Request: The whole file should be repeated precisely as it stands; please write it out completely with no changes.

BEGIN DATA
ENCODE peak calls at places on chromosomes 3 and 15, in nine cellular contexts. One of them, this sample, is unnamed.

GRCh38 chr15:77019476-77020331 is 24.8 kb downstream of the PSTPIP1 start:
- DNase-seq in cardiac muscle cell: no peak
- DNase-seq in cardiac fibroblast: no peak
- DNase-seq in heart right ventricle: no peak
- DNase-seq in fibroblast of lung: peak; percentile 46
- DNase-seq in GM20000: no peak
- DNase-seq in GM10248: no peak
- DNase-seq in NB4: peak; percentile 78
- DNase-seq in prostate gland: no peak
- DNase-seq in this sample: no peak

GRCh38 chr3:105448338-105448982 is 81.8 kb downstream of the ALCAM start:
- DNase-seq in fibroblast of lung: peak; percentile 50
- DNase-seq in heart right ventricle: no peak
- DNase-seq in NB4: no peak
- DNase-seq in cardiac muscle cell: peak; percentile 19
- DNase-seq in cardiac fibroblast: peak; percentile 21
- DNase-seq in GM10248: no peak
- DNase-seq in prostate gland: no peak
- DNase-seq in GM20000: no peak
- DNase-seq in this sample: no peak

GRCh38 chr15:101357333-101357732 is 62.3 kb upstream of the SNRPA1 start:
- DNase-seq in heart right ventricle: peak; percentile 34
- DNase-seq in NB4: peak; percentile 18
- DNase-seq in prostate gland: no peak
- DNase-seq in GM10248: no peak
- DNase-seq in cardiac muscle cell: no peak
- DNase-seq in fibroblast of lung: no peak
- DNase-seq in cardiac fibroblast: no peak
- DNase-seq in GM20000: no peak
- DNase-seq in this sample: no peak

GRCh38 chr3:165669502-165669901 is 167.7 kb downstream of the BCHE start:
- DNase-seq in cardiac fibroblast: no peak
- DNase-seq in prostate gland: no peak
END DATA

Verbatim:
ENCODE peak calls at places on chromosomes 3 and 15, in nine cellular contexts. One of them, this sample, is unnamed.

GRCh38 chr15:77019476-77020331 is 24.8 kb downstream of the PSTPIP1 start:
- DNase-seq in cardiac muscle cell: no peak
- DNase-seq in cardiac fibroblast: no peak
- DNase-seq in heart right ventricle: no peak
- DNase-seq in fibroblast of lung: peak; percentile 46
- DNase-seq in GM20000: no peak
- DNase-seq in GM10248: no peak
- DNase-seq in NB4: peak; percentile 78
- DNase-seq in prostate gland: no peak
- DNase-seq in this sample: no peak

GRCh38 chr3:105448338-105448982 is 81.8 kb downstream of the ALCAM start:
- DNase-seq in fibroblast of lung: peak; percentile 50
- DNase-seq in heart right ventricle: no peak
- DNase-seq in NB4: no peak
- DNase-seq in cardiac muscle cell: peak; percentile 19
- DNase-seq in cardiac fibroblast: peak; percentile 21
- DNase-seq in GM10248: no peak
- DNase-seq in prostate gland: no peak
- DNase-seq in GM20000: no peak
- DNase-seq in this sample: no peak

GRCh38 chr15:101357333-101357732 is 62.3 kb upstream of the SNRPA1 start:
- DNase-seq in heart right ventricle: peak; percentile 34
- DNase-seq in NB4: peak; percentile 18
- DNase-seq in prostate gland: no peak
- DNase-seq in GM10248: no peak
- DNase-seq in cardiac muscle cell: no peak
- DNase-seq in fibroblast of lung: no peak
- DNase-seq in cardiac fibroblast: no peak
- DNase-seq in GM20000: no peak
- DNase-seq in this sample: no peak

GRCh38 chr3:165669502-165669901 is 167.7 kb downstream of the BCHE start:
- DNase-seq in cardiac fibroblast: no peak
- DNase-seq in prostate gland: no peak